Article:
Makin' Bacon




Introduction: Makin' Bacon

I decided to create this instructable after reading several comments in the Bacon Contest that referred to said meat as "processed" or "over-processed". Makin' Bacon was conducted with the help of my 11 yr old son who is devilishly fond of bacon.

In these steps, I will show that home cured bacon is 1) not a "processed" meat, and 2) is so amazingly delicious the biggest challenge is the patient waiting that is involved; curing takes about a week.

I am listing two recipes; both use "pink salt #1", which is a sodium chloride and sodium nitrite mixture. That said, it is not a requirement to use pink salts to cure bacon, but, your bacon won't taste like "bacon" without it. Still delicious, but the flavor will be different. Also, the nitrites give bacon a pink tint, like you will see in commercial bacon, Canadian bacon (bacon made with pork loin) and hams.

Giving meat a pink tint is not why pink salt is so named. Pink Salt is tinted  so that it is not confused with table salt. Nitrite salts can be poisonous in large doses, so be careful with the stuff and store out of reach of kids and dumb adults.

My wife prefers to not eat the nitrites, but does not turn them down. Your bacon will also not have quite the storage time without the salts. Your choice. One note, if you do not use the salts, then cold smoking becomes a must. The smoke has preservative qualities you'll need, unless eating the whole pork belly within a week.

For this article, I've made two flavors of bacon. One is a basic recipe from Michael Ruhlman; the second is a chipolte/smoked paprika bacon of my own
Last note is to be aware that the quality of your pork belly will greatly influence the final product. Due to a short turn around time, I have used inferior pork belly in this instructable for demonstration purposes only.

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Step 1: Ingredients

Ingredient List
Each of the below recipes in good for 2-2.5 pounds of pork belly

Basic Home Cured Bacon

1 ounce (1/8 cup Morton or Diamond Crystal coarse kosher) salt

1 teaspoon pink curing salt  #1

2 tablespoons coarsely ground black pepper

2 bay leaves, crumbled

1/2 teaspoon freshly grated nutmeg

1/4 cup brown sugar or honey or maple syrup

3 cloves of garlic, smashed with the flat side of a chef’s knife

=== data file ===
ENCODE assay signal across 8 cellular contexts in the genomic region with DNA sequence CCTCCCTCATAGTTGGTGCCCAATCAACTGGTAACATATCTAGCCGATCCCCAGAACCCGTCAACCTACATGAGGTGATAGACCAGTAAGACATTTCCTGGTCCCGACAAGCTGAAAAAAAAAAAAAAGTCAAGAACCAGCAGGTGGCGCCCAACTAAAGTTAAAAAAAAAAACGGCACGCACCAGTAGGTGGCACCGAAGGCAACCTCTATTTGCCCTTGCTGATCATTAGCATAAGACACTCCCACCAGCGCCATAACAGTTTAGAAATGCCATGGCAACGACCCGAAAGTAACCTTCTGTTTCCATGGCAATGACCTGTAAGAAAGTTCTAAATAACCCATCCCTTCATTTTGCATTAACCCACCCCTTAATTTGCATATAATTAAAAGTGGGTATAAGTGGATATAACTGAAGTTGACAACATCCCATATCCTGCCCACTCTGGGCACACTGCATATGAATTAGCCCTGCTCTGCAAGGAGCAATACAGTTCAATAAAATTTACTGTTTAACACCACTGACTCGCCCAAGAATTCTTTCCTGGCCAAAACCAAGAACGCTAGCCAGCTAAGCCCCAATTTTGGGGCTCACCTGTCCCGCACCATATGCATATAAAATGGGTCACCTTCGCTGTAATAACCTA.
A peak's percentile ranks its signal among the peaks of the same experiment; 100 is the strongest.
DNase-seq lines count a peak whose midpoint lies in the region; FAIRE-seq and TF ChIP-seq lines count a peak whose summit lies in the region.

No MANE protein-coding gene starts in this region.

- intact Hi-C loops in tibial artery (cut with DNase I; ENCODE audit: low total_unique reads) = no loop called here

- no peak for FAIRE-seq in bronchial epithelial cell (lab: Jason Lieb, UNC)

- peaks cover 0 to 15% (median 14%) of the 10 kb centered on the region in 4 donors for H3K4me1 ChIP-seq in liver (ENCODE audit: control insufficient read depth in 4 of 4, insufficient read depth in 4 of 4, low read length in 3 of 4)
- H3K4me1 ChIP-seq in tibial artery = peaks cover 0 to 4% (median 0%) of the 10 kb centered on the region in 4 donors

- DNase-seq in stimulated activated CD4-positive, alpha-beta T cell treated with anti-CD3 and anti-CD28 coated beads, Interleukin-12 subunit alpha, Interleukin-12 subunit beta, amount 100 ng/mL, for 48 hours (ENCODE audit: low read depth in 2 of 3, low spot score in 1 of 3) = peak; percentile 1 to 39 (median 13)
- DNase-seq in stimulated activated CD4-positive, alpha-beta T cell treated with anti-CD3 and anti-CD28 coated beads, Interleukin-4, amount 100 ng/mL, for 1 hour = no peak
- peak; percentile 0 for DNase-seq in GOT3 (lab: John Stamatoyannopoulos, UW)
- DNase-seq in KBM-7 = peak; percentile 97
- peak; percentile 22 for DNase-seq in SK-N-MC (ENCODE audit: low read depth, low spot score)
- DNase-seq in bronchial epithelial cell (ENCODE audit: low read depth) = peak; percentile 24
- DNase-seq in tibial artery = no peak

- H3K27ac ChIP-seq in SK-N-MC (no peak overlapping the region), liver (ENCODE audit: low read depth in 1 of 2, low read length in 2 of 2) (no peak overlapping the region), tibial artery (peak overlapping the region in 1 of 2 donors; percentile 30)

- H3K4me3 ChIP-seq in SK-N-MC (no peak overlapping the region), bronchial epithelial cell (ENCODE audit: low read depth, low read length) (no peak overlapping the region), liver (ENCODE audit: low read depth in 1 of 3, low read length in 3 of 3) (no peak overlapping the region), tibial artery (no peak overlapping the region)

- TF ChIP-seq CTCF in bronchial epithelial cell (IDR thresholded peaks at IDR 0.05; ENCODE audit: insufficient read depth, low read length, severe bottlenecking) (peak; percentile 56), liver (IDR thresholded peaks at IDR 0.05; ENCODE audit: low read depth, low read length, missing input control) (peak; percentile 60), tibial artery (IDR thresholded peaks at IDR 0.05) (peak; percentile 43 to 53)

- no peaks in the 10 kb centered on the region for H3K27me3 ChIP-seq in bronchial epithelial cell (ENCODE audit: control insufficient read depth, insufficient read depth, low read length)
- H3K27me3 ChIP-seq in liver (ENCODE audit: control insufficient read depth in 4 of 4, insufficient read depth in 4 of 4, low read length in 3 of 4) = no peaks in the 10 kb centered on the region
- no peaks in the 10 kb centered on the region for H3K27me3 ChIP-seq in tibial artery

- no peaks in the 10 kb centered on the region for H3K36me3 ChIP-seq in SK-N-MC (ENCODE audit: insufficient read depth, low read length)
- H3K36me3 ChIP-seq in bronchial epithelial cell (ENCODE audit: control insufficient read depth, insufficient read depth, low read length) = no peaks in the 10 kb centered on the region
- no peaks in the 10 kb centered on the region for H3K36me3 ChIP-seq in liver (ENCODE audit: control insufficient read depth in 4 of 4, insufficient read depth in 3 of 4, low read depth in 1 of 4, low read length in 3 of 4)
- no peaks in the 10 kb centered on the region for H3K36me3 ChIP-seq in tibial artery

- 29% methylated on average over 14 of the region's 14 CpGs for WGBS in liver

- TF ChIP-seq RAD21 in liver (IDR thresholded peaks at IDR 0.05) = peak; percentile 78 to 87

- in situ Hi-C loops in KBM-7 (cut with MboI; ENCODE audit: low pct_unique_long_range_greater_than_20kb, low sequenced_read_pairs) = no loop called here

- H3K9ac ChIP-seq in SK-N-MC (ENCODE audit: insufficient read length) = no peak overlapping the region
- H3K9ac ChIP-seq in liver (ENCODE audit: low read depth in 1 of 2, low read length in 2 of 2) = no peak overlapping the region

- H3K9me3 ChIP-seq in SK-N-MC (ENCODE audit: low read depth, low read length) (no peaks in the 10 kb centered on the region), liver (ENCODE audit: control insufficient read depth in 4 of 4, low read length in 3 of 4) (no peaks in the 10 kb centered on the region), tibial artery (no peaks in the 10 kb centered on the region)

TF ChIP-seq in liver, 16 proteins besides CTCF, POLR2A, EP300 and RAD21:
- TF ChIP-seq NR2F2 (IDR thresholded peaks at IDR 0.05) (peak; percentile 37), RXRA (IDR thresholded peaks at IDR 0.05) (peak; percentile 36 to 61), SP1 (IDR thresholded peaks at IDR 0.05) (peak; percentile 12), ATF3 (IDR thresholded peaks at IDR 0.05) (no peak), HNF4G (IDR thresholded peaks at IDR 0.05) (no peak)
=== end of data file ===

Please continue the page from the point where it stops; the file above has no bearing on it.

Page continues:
1 tablespoons juniper berries, lightly crushed (optional)

5 to 10 sprigs fresh thyme (optional)

Chipolte-Smoked Paprika Bacon

1 ounce (1/8 cup Morton or Diamond Crystal coarse kosher) salt

1 teaspoon pink curing salt #1

2 tablespoons coarsely ground black pepper

4 tablespoons ground chipolte peppers

2 tablespoons smoked paprika pepper (ground)

5 cloves of garlic, smashed with the flat side of a chef’s knife

Step 2: Curing

At this point, I should mention that I remove the rind from the belly before I cure. The rind gets firm and becomes chewy. However, it does taste heavenly when cooked.

For each recipe, mix all the ingredients into a large ziplock bag or a suitable plastic or non-corrosive metal container with a tight lid. coat the entire pork belly in the cure and store for 7-10 days in the refrigerator. Rotate the belly top to bottom each day.

I prefer the ziplock bags. The dead air space in the bag can be removed and it is very easy to rotate in the fridge.

After curing for seven to ten days, remove the belly from the bag/bucket/box, and rinse the cure completely off, then set on a drying rack and return to the fridge, uncovered, for 24 hours. This step is preparing for smoking and creates a pelicle, a thin skin of proteins pulled out of the belly by the cure. The pelicle must be dry to allow your belly to properly absorb smoke. The belly will have a sheen to it when ready and will be slightly tacky to the touch.

Step 3: Smoking, Slicing, Cooking

Once the pelicle has formed, it is time to smoke. For the uninitiated, there are two basic ways to smoke, 1) Cold and 2) Hot. Cold smoking imparts flavor and has preservative qualities. Hot smoking is normally above 200 degrees F, and cooks the meat along with flavoring. Cold smoke is used when making bacon.

There are many, many ways to construct a cold smoker and a google search is a good place to start.. It is basically an enclosure that will allow either indirect hot smoke to be piped (and cooled in the process) to the smoker or smoke from smoldering chips in the smoke box to contact the meat. As shown in the photo, I use my gas grill as an enclosure and a small tin with smoldering chips. A charcoal briquette starter is used  to get the chips alight. Using the smoldering chips method is mechanically very easy to construct, but you must pay close attention to the fire- the chips can easily  get hot enough to ignite, causing your smoke to go from cold to hot and cooking your bacon on the grill (which makes tasty, crispy sandwiches).

Smoking should last 2-4 hours per pound.  Smoking time is a matter of taste and you will find your mark after a few batches.

Once cooled, it's time to slice. I recommend a slicer for ease, but you can make thick slices with a sharp knife.

The whole project can be completed in 7-10 days, resulting in the best bacon money can't buy.


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    4 Discussions


    8 years ago on Introduction

    I was wondering how long it would take for someone to post this. Good work. I'm building a cold smoker, but it's taking a while because of lack of free time and other projects. Bradley (like in Ruhlman) sells just the smoke generator part of their set-up for quite a low price; you just have to build an enclosure. Check it out


    Reply 8 years ago on Introduction

    yeah, those are pretty cool, but I'm more of a neanderthal, if i have my druthers. wooden box, fire pit in the ground, plenty of beer to spend idle hours monitoring the fire/smoke.